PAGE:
The services made positive fielding decisions on the Air Force F-15 and Navy F/A-18 in January after several rounds of optional testing in 2014, according to the Air Force's Program Executive Officer for Weapons Maj. Gen. Scott Jansson.
"The assets are being fielded as we speak," Jansson said in a March 26 phone interview with Inside the Air Force. "We continue to upgrade the AMRAAM to keep up with the latest threats."
AMRAAM is produced by Raytheon in Tucson, AZ, and has been in production since 1991 as the Defense Department's primary long-range, air-to-air weapon system.
The AIM-120D is the latest and most sophisticated variant. It entered development in 2004 and has greater range, maneuverability and accuracy compared to the current version, the AIM-120C7.
The program office recently received clearance to move the AIM-120D into full production. Last week, Raytheon received a $529 million contract for Lot 29 on top of the $491 million the company received last December for Lot 28. The contracts include orders for AMRAAM foreign military sales customers that are approved to procure prior versions of the AIM-120.
According to Jansson, the AMRAAM program is in good shape. He said the focus has now shifted toward hardening the AIM-120D against new forms of electronic attack.
In February, Air Combat Command began fielding an improved AIM-120C7. The missile has software changes for electronic protection, and a similar software load will be rolled into the AIM-120D line through an Electronic Protection Improvement Program.
"That capability is out there and will be incorporated into the D-model version of the missile as well, and that helps to address some of the latest electronic-attack capabilities that some of our potential adversaries are developing," Jansson said.
"That's what we expect to see on the AMRAAM for years to come . . . to keep ahead of some of the latest developments in the electronic-attack world to keep the missile reliable and its probability of weapons effectiveness, or kill rate, up where we want it to be," he added.
Raytheon has delivered more than 1,000 AIM-120Ds, according to a recent report by the Pentagon's director of operational test and evaluation.
There are several science and technology projects that aim to develop a next-generation AMRAAM capability, possibly an extended-range variant or even a completely new missile. Raytheon recently announced its development of a ground-launched AMRAAM-ER for air defense.
Jansson said DOD's current program would procure the AIM-120 at least through 2024. What type of capability comes next is not yet clear, he said.
"AMRAAM itself has got a fairly long future ahead of it," he said.
The Pentagon has spent more than $13.4 billion on AMRAAM since the program's inception in the late 1980s and the balance of the program is estimated at about $5.9 billion, according to the Pentagon's Selected Acquisition Report summary table for fiscal year 2014. DOD plans to spend $664 million on AMRAAM in FY-16 and $684 million in FY-17. -- James Drew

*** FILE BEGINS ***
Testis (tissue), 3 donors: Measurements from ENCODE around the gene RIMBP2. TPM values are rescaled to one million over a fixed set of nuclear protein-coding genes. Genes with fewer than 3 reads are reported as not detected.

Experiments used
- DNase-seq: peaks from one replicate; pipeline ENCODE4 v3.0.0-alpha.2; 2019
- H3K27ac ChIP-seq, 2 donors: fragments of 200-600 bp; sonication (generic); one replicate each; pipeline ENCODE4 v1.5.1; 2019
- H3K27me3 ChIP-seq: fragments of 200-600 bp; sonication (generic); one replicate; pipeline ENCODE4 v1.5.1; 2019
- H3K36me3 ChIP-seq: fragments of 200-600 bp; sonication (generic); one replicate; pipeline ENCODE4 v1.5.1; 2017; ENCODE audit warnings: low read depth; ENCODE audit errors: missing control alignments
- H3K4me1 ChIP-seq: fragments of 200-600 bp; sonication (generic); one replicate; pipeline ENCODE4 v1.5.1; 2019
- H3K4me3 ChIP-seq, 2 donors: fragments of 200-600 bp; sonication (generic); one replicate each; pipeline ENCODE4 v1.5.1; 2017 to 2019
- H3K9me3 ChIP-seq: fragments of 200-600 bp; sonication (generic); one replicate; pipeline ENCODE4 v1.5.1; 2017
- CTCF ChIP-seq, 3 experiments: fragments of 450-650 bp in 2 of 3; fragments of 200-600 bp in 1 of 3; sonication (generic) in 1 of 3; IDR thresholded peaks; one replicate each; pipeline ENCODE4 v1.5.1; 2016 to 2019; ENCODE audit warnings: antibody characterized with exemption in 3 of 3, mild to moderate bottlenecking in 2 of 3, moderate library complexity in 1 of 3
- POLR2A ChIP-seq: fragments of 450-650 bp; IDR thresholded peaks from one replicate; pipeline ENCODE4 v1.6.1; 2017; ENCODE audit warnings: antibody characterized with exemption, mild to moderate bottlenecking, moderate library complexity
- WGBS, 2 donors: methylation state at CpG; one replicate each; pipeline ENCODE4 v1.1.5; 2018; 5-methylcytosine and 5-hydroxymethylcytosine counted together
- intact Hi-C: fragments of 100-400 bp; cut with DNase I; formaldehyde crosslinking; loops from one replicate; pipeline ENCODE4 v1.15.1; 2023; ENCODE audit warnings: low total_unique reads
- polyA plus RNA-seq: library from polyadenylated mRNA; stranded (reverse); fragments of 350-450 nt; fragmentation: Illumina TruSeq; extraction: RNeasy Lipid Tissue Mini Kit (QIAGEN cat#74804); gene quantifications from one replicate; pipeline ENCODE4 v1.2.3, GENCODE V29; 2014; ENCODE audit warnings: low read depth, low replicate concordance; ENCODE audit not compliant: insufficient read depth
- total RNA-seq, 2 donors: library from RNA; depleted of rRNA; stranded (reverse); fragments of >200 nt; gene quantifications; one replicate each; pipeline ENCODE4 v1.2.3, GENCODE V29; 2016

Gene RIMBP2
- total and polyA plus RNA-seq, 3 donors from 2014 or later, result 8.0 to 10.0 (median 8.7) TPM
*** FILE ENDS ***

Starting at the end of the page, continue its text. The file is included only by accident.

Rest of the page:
http://insidedefense.com/inside-air-force/raytheons-new-aim-120d-amraam-declared-ready-battle

Also from the article a couple of posts above this -

The Navy already declared AIM-120D IOC and plans to deploy the missile this year.
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Online sferrin

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Re: AIM-120 AMRAAM projects
« Reply #27 on: April 10, 2015, 08:38:58 am »
Not only that but they've already delivered 1000 of them.  :o
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Offline Dragon029

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Re: AIM-120 AMRAAM projects
« Reply #28 on: April 10, 2015, 04:57:18 pm »
Sweet, I was just getting a bit confused by integration plans for the various platforms that intend to use it. This is getting slightly off-topic, but is the -120D being included with the F-35's SDD or Block 3F loadout? I've only ever seen "AIM-120" or "AIM-120C" being used in literature, but on the same token, the former term could mean all variants and the latter could be referencing the -120C7 designation.

Offline SpudmanWP

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Re: AIM-120 AMRAAM projects
« Reply #29 on: April 10, 2015, 05:13:16 pm »
The SDD plans and software were being designed before the 120D was available, so that's a Block  timeframe before the 120D gets to the F-35.


That being said, the C7 program continues to get upgrades, especially to it's seeker and ECCM capabilities (all software based) so that C7 that files in the F-35 is better than the first C7 from years back.


Thankfully, when the next version of UAI get's done, it will bring A2A weapons into the realm of no longer needing block upgrades in order to get integrated.